There will be snap elections in the UK, set to take place on Dec. 12, after a measure approved by Parliament by 438 votes to 20. The opposition would have preferred the date of Dec. 9, to give the government less time before the dissolution of the current legislature (which is required by law to take place 25 days before the election date), so as to reduce the risk that Boris Johnson would change his mind at the last second and try yet again to sneak his Brexit deal through, a proposition that this Parliament has refused to accept so far.
It’s not yet a given—while it managed to pass through the Commons, the law approving snap elections will have to be debated by the Lords later this week. However, there is a very high probability that the elections will take place.
On Tuesday, Johnson proposed a bill to approve early elections for the fourth time, framing it as the only way to get Brexit done “in the face of this unrelenting parliamentary obstructionism.” The “clean” version of the government’s bill passed all its three readings in the Commons, a legislative process that usually takes a week but was now compressed into a few hours. (“Clean” because it required a simple majority, thus bypassing the need for two-thirds of Parliament as set out by the Fixed Term Parliament Act, a law passed in 2011 by the Cameron/Clegg administration which stripped the government majority of the power to call elections whenever it wants, tilting the balance of power back towards Parliament.)
There was an attempt to tack on two amendments, one of which would have given EU citizens the right to vote and another which would have lowered the voting age to 16—amendments which were obviously tabled by the opposition—but these were not approved by the deputy speaker (while Speaker Bercow, who became a sort of “rock star” after recent events and who will leave his post in a few days after more than a decade, remained silent).
These will be the first UK elections to take place in December in almost a century—admittedly yet another of the meaningless “records” which are falling nowadays on a monthly basis. Between all the referendums and elections, on average the United Kingdom has gone to the polls once a year since 2014, starting with the Scottish referendum.
Will the new elections pull the country out of its current quagmire? It’s not at all clear that they will. There’s nothing to rule out—indeed, it’s quite likely—that the result might be another “hung” parliament, without any majority, just like UK voters chose the last time around. The UK is the cradle of the majoritarian winner-takes-all system, which ordo-/neo-/vetero-liberals of all stripes used to jealously defend as the royal road to “governability,” but which is now displaying all its weaknesses.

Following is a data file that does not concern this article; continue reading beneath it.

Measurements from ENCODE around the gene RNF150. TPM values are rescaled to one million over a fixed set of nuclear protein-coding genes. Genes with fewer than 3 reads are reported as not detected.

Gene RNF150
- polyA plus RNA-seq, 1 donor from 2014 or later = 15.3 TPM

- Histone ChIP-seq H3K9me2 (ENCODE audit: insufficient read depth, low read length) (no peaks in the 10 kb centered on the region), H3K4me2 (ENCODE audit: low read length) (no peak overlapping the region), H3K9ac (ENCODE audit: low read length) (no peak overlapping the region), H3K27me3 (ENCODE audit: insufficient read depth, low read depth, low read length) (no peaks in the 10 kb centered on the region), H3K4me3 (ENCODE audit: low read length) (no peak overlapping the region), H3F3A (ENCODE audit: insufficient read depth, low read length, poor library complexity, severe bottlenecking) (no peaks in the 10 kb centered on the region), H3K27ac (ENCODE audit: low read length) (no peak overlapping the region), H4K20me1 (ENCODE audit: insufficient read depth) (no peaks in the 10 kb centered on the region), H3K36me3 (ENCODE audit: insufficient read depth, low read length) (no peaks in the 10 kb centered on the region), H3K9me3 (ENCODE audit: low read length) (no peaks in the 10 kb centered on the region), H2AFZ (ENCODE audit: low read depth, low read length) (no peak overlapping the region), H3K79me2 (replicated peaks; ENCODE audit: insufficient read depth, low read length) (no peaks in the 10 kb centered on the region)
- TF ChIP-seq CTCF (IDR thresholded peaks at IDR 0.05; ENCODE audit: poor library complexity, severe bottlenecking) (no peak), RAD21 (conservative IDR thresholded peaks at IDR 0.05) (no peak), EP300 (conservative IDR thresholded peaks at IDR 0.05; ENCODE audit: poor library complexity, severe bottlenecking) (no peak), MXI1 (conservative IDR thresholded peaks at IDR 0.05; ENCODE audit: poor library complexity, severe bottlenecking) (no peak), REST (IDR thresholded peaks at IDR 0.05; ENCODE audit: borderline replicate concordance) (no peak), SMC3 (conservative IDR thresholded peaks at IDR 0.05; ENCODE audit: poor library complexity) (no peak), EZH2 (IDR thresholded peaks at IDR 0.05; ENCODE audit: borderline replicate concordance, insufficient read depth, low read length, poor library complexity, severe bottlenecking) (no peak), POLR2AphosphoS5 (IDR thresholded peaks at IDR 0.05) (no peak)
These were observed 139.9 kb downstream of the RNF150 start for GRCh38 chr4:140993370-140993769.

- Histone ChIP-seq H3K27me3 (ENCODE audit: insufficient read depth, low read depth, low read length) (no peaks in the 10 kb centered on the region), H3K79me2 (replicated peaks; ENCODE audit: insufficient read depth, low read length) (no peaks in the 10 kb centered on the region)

Nonetheless, Jeremy Corbyn decided to cross the Rubicon on Tuesday, with the Labour Party finally giving its approval to early elections—a specter that had been haunting Westminster for months, something that everyone wanted, but only in the way that benefited them in particular. Labour followed the lead of the major change in the positions of the Scottish nationalists of the SNP, and, most prominently, of the Liberal Democrats, who are now convinced that a general election is the only way to stop Brexit.
Now that the European Union has finally granted the extension which should nullify, eliminate, take off the table for good the remote possibility of a no-deal Brexit, the SNP is trying to take advantage of the elections as a vehicle to boost their own nationalist-secessionist ambitions, while the Lib Dems have abandoned their fight for a second referendum at the moment, leaving the People’s Vote campaign out to dry, despite the enormous demonstrations which have taken place in London—which had the added effect of giving the sovereignists yet more ammunition.
“We are ready for an election,” Corbyn said, promising to lead “the most ambitious and radical campaign for real change our country has ever seen.” He added, “We’re going to go out there with a very strong message of how we transform our society to end inequality and injustice and deal with the devastating poverty that so many people face.”
These words sound authentically socialist for the first time since Tony Benn’s Labour gave way to that of Tony Blair, and promise that it will not be a campaign with an obsessive focus on the “British Exit” and nothing else, like the Tories and the Liberal Democrats would have it.
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